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KYC

The Solicitors' Regulatory Authority which regulates solicitors in England and Wales has begun proceedings against a partner of one of the bluest of blue chip firms in London alleging that he failed to undertake adequate due diligence for money laundering risk purposes when taking on two young women as clients. To be clear: this is a prosecution by the Solicitors' Regulatory Authority, not the police. It is a criminal prosecution for failing to comply with the Money Laundering Regulations. This is big stuff.

When assets are frozen, seized, confiscated or, in the case of ships and aircraft, arrested, there is one major difficulty for the lawyers and state bodies obtaining those Orders. . Unlike state sanctions, those obtaining the Orders have no simple route to bring their Orders to the attention of persons, be they individuals or entities, that may be holding assets to which the Orders relate.

Today, with the launch of GlobalKYC by World Money Laundering Report, all that changes.

A Gambling Commission investigation revealed that between November 2014 and August 2016 the gambling business William Hill Group breached counter-money laundering and social responsibility regulations.

It's going to cost ANZ about AUD5 million to compensate victims of the scheme that operated through the bank's Esanda car finance business. That's just part of what ASIC describes as "a package of regulatory actions against Australia and New Zealand Banking Group Ltd (ANZ)" But there's an anomaly of the kind that excites our colleagues on the financial crime publications group of PleaseBeInformed. But we got to this one first! Even more, the story looks like a simple management failure but on closer inspection it demonstrates a fundamental lack of attention to the most basic money laundering / terrorist financing KYC/CDD requirements. ASIC may think it's over. AUSTRAC needs to take a look.

Nigel Morris-Cotterill
BIScom Subsection: 

When we launched PleaseBeInformed.com, one of our fundamental principles of design was that only those who we had taken reasonable steps to identify and verify would be permitted to post, even to comment. That decision was at the heart of our plan to charge a small annual membership fee, paid by credit card. While American-based social media networks spread across the world with more and more fraudulent accounts, China, it is reported, is taking steps to combat the use of social media for financial and "news" fraud, for that is what fake news and scurrilous social media comment is, at their heart.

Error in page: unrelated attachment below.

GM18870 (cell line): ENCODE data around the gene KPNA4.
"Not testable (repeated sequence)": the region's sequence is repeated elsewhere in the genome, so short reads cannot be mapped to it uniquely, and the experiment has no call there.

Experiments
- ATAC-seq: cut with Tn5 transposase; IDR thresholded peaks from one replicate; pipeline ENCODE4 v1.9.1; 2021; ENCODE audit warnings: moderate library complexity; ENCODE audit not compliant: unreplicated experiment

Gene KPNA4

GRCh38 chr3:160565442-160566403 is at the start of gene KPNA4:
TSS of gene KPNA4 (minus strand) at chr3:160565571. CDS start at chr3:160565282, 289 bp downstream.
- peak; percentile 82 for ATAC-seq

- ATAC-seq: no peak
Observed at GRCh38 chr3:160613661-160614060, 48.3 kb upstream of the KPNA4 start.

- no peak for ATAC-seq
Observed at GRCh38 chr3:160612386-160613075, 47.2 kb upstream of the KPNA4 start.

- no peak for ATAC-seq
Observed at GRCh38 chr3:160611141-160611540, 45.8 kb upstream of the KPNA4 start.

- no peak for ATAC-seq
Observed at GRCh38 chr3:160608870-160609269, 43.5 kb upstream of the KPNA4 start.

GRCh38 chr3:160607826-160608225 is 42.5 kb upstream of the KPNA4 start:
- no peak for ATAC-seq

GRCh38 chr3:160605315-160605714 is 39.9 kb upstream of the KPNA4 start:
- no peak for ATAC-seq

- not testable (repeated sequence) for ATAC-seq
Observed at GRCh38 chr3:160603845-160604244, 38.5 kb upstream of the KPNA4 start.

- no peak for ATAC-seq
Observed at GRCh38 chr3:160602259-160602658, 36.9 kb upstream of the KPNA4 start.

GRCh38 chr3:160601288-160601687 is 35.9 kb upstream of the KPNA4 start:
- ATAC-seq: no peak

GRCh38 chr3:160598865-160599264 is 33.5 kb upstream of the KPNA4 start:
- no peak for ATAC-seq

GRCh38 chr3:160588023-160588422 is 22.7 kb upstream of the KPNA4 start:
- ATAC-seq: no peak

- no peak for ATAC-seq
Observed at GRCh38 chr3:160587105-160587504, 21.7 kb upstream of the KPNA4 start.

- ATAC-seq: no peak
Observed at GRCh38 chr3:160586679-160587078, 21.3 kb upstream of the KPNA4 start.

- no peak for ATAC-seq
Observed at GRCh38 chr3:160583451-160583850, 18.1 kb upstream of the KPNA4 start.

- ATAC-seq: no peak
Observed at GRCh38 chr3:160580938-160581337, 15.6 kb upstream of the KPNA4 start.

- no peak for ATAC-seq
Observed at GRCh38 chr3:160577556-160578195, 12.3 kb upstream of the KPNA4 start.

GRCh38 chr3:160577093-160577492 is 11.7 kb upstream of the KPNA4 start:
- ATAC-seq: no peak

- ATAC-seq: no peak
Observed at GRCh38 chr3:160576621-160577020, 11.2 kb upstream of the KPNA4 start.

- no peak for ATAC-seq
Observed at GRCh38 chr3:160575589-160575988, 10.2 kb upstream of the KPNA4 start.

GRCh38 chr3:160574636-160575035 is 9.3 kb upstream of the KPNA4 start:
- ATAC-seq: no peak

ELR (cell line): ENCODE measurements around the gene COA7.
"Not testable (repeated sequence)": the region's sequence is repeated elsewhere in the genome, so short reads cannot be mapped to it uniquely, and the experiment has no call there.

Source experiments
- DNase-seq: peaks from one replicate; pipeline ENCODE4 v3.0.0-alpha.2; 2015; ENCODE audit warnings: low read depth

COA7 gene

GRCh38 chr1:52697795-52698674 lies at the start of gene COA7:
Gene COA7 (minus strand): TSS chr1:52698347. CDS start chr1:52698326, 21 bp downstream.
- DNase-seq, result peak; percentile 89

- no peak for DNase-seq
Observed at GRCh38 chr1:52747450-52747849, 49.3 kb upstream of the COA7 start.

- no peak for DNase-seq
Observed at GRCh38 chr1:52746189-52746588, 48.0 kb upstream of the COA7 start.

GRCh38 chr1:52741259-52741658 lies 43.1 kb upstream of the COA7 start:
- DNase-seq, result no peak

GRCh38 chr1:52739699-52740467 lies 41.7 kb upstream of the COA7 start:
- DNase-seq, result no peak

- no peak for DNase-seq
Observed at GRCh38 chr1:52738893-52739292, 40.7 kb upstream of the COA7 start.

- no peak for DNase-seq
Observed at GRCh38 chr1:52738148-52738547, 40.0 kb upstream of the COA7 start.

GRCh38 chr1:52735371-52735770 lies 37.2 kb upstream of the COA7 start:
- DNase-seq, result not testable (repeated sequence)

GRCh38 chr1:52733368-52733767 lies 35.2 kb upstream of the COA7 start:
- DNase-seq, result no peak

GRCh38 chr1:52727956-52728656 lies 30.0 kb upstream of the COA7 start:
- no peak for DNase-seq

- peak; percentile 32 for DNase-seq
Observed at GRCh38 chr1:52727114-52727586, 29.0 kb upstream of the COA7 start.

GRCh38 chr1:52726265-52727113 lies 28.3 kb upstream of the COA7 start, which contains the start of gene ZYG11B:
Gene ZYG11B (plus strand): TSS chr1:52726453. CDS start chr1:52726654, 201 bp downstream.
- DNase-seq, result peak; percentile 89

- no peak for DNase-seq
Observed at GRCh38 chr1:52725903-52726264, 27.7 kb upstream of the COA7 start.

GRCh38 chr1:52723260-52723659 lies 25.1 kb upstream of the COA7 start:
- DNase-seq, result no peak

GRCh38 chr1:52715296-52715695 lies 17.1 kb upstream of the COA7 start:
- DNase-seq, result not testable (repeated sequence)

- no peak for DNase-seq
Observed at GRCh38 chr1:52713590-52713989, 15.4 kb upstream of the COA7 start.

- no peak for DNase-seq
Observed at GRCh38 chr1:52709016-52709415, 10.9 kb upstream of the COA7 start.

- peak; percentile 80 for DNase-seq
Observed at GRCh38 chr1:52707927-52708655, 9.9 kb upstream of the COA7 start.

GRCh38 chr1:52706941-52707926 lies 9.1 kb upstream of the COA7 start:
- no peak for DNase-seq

Editorial Staff
Publication: 

The US Department of Justice has charged four men from a district of California known as "the Inland Empire" with a range of tax offences that, it is alleged, generated substantial revenue by making false tax claims in the names of innocent individuals. It's time governments started doing effective KYC.

There's a lot of talk about KYC when accounts are opened but a general lack of concern over accounts once they are established. The director of a company in liquidation has pleaded guilty to a fraud that could only have taken place because someone wasn't paying enough attention.

Editorial Staff
BIScom Subsection: 

Scenario: a prospective customer walks into your office, shakes hands with you and sits down. You look at his clothes, his bag, even his shoes. You check his haircut, his facial hair, if he has any. You even sniff to see if he smells and, if so, of what. You check out his shoes. You listen to his voice, the accent, inflection, the tone. You analyse the skin on his fingers and palm when you shake hands. You look at his fingernails and, even the way that he sits. And you form a view. But did you know that, subconsciously, there is something else that has influenced you, from the moment you looked at him when he walked through the door? New research says there was.

Reports that Australian banks are going to co-operate on KYC information are welcome but fall far short of the ideal. Also, conceptually, it's been tried before, and failed. We know: we covered one such attempt in WMLR Vol 5 No 3 in November 2003.

The stories of people using genuine documents with false details are legion. But this one has a twist, as they say in TV land.

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